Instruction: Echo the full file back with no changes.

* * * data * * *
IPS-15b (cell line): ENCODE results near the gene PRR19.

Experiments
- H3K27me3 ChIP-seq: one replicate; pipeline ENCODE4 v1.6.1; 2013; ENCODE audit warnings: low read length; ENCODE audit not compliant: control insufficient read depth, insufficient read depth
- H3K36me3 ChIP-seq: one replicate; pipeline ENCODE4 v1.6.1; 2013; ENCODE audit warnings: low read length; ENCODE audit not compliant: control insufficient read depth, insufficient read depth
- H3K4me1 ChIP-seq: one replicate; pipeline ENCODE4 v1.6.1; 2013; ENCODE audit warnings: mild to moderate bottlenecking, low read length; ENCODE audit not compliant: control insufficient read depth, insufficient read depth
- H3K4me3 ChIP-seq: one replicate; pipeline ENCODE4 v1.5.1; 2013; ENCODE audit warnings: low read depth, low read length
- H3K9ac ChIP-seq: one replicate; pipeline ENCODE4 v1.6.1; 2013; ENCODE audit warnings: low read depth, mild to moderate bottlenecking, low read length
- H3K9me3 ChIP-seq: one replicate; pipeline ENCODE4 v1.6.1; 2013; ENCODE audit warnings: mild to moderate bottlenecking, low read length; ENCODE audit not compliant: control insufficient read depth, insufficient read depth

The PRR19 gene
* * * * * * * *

IPS-15b (cell line): ENCODE results near the gene PRR19.

Experiments
- H3K27me3 ChIP-seq: one replicate; pipeline ENCODE4 v1.6.1; 2013; ENCODE audit warnings: low read length; ENCODE audit not compliant: control insufficient read depth, insufficient read depth
- H3K36me3 ChIP-seq: one replicate; pipeline ENCODE4 v1.6.1; 2013; ENCODE audit warnings: low read length; ENCODE audit not compliant: control insufficient read depth, insufficient read depth
- H3K4me1 ChIP-seq: one replicate; pipeline ENCODE4 v1.6.1; 2013; ENCODE audit warnings: mild to moderate bottlenecking, low read length; ENCODE audit not compliant: control insufficient read depth, insufficient read depth
- H3K4me3 ChIP-seq: one replicate; pipeline ENCODE4 v1.5.1; 2013; ENCODE audit warnings: low read depth, low read length
- H3K9ac ChIP-seq: one replicate; pipeline ENCODE4 v1.6.1; 2013; ENCODE audit warnings: low read depth, mild to moderate bottlenecking, low read length
- H3K9me3 ChIP-seq: one replicate; pipeline ENCODE4 v1.6.1; 2013; ENCODE audit warnings: mild to moderate bottlenecking, low read length; ENCODE audit not compliant: control insufficient read depth, insufficient read depth

The PRR19 gene